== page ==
Everything You Wanted To Know About Inflation Indexes But Were Afraid to Ask

A blog about business and economics.
Dec. 17 2012 4:58 PM

Everything You Wanted To Know About Inflation Indexes But Were Afraid to Ask

With changing the Social Security benefits formula in the news, it's worth just noting all the different inflation indexes the government currently uses.

Social Security is currently based on the somewhat old-school CPI-W which is a Lapseyres Price Index based on the basket of goods consumed by urban (which in this case means metropolitan areas, suburbs included) households who receive more than half of their income from clerical or wage occupations and have one earner employed for at least 37 weeks during the previous 12 months. Roughly speaking, it's the price index of "working people" in metropolitan areas—not retirees or people living off investment income. It covers about 32 percent of the population and it's a little odd since its main official use is cost-of-living adjustments for Social Security beneficiaries who aren't working.

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You more frequently hear about the broader CPI-U which again is a Laspeyres index, this time based on the basket of goods consumed by all households in metropolitan areas.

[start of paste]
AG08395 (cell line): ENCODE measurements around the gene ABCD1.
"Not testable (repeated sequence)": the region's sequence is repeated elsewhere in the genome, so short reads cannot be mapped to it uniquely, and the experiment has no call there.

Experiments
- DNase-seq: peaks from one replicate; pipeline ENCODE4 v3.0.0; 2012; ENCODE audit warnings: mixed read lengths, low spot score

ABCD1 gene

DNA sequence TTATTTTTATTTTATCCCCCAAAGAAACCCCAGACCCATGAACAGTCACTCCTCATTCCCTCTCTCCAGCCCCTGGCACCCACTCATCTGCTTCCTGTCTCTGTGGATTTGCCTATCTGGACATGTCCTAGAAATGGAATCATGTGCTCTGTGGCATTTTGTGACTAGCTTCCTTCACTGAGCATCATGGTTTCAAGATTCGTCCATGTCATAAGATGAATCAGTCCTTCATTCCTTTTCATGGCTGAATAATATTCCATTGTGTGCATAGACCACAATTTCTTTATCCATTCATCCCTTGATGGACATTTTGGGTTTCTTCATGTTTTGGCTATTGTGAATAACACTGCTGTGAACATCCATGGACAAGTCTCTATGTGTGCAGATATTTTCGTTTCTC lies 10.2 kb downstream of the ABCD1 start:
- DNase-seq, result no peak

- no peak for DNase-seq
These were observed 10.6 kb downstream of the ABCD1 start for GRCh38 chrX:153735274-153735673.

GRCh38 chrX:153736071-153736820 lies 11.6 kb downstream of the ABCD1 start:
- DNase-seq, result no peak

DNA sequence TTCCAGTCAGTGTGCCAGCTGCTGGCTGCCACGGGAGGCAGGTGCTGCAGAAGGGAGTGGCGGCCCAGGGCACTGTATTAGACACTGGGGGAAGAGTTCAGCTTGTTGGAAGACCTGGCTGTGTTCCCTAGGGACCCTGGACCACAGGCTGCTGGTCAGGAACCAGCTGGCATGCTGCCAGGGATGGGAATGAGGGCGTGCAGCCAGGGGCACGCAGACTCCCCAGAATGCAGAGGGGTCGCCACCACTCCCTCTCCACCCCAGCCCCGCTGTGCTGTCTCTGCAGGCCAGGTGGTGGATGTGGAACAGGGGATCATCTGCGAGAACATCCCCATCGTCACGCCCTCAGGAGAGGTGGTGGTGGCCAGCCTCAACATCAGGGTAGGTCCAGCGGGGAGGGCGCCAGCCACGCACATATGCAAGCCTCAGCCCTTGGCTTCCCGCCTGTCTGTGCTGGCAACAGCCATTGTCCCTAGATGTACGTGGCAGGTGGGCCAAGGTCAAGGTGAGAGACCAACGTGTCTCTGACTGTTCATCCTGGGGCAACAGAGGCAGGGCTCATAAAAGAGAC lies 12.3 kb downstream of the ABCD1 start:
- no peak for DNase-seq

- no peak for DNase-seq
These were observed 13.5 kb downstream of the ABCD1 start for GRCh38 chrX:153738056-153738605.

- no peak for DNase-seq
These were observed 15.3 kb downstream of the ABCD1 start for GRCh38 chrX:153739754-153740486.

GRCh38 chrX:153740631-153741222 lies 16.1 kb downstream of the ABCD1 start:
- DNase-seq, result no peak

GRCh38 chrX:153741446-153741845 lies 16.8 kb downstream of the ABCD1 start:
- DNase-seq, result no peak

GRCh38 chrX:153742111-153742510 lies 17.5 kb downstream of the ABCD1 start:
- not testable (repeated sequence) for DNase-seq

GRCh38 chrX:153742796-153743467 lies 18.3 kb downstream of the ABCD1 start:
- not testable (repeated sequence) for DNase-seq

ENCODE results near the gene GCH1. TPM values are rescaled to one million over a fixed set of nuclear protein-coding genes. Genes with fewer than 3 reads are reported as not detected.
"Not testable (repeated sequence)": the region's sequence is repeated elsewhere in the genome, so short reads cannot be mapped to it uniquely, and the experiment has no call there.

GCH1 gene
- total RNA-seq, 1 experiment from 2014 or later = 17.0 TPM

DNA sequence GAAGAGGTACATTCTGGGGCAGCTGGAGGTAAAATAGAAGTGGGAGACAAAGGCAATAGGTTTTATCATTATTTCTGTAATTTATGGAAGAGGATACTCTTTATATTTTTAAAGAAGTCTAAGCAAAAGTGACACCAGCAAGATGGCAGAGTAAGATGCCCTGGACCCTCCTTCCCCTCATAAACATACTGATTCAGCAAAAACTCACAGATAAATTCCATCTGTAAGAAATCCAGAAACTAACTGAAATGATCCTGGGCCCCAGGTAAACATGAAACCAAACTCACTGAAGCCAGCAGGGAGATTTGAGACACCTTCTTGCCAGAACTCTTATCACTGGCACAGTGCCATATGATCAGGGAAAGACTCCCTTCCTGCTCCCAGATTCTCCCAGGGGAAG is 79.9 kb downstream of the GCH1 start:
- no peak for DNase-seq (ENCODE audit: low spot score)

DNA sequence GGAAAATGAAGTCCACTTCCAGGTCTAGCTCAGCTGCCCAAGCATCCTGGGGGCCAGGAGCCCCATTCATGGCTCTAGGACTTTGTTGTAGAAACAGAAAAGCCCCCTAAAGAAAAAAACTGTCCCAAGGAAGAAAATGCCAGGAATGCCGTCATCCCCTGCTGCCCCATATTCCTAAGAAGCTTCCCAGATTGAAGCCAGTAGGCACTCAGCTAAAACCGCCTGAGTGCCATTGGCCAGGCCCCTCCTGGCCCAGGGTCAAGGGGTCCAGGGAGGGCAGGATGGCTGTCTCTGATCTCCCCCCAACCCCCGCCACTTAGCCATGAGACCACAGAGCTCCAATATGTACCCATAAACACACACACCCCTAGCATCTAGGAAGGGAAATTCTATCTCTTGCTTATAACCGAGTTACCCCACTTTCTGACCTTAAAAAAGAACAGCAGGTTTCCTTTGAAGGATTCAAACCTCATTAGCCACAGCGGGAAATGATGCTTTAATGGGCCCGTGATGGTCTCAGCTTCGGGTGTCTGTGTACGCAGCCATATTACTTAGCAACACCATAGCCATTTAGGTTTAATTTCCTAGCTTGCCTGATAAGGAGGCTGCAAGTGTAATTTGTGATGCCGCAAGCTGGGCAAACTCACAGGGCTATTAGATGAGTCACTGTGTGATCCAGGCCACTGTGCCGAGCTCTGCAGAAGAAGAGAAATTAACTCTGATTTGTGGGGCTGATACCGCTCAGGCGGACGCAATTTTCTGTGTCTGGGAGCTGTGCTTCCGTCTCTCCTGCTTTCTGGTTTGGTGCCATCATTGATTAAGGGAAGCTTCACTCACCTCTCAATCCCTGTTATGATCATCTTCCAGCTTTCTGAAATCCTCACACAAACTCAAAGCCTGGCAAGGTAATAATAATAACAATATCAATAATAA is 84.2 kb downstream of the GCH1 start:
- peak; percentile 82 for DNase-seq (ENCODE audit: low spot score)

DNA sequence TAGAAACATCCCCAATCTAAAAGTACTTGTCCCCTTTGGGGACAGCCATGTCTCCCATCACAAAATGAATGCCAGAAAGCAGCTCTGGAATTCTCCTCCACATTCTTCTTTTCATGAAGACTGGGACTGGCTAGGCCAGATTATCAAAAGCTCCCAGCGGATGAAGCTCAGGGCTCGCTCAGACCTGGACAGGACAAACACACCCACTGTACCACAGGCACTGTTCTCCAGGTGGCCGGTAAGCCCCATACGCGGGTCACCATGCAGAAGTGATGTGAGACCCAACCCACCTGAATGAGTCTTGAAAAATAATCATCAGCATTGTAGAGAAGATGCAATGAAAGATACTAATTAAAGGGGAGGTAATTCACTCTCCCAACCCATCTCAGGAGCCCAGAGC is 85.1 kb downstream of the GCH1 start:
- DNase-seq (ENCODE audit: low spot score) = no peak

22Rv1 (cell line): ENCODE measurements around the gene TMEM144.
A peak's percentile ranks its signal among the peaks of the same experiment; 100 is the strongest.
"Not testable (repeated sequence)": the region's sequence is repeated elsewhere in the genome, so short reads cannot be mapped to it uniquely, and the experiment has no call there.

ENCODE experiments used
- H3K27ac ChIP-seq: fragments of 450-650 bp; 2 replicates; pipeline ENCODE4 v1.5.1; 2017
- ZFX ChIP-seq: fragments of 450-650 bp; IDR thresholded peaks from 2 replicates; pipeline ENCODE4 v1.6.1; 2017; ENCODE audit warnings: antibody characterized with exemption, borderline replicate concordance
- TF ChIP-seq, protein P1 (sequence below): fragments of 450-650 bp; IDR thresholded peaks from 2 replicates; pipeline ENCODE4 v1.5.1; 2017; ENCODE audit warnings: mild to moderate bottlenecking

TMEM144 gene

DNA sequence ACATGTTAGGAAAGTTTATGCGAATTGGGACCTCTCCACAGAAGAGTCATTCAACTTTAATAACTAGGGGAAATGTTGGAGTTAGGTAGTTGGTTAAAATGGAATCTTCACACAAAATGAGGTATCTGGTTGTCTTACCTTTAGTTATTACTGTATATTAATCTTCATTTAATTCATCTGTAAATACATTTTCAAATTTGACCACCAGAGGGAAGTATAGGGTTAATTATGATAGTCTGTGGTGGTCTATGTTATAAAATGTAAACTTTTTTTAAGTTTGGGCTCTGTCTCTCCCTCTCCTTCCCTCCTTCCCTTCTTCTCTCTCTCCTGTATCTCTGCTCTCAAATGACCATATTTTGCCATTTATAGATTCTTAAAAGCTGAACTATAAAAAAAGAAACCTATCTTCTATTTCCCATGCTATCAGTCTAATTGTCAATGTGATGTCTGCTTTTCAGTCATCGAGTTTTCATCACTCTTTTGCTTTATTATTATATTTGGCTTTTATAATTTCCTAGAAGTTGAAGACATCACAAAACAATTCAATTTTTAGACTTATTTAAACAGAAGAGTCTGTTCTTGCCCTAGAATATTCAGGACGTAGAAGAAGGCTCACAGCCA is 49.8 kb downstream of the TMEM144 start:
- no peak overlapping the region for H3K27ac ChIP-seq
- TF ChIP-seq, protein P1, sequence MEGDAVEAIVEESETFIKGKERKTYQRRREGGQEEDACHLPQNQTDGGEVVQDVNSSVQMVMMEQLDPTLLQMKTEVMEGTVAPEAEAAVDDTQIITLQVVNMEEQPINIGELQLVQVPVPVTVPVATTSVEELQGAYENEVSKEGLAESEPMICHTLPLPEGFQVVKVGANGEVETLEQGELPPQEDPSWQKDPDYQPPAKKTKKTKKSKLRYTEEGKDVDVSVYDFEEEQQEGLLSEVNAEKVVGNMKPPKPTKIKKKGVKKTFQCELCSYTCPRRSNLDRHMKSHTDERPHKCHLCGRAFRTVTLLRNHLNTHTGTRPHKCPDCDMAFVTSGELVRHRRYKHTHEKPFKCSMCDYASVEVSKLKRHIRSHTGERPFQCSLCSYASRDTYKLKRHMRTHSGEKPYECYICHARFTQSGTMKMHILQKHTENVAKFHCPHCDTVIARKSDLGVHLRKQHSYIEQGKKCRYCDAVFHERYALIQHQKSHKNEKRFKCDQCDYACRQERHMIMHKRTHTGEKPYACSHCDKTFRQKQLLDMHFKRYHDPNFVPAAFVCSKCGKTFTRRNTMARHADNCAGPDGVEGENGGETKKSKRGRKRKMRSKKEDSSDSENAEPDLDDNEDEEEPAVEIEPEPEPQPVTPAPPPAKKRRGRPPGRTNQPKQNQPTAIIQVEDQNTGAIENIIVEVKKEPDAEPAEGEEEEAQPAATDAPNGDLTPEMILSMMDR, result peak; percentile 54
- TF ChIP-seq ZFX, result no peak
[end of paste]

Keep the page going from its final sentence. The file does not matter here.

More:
The proposal is to switch off the CPI-W and start using the Chained CPI-U. C-CPI-U assumes households engage in substitution in response to relative price shifts and thus shows a lower overall rate of inflation.

An increasingly influential inflation index is the Personal Consumption Expenditure Deflator, which the Federal Reserve uses to measure inflation. The PCE Deflator is a Fisher Index, which means it's "chained" just like the C-CPI-U. The difference is that all the different flavors of CPI only measure prices that consumers actually pay. The PCE Deflator measures the price of everything that's consumed, regardless of who pays. In practical terms the most important difference is that the CPI considers the price of a doctors' visit to be what patients pay out of pocket, while the PCE Deflator measures the price doctors charge to insurance companies, the government, patients, or whoever it is that's footing the bill. 

Last but by no means least there's the inflation index that the Fed ought to target, the GDP Deflator. The GDP Deflator is, in my opinion, the only index that even purports to measure what's most properly meant by "inflation." It does that by including the price of everything, including capital goods and other stuff that isn't "consumed" by households. Obviously people care most about the price of goods they consumer. But inflation—price shifts induced by monetary phenomena—should happen everywhere. It's an interesting and important fact that the price of consumption goods is rising relative to the price of capital goods, but it all deserves to be in the inflation box.

Matthew Yglesias is the executive editor of Vox and author of The Rent Is Too Damn High.

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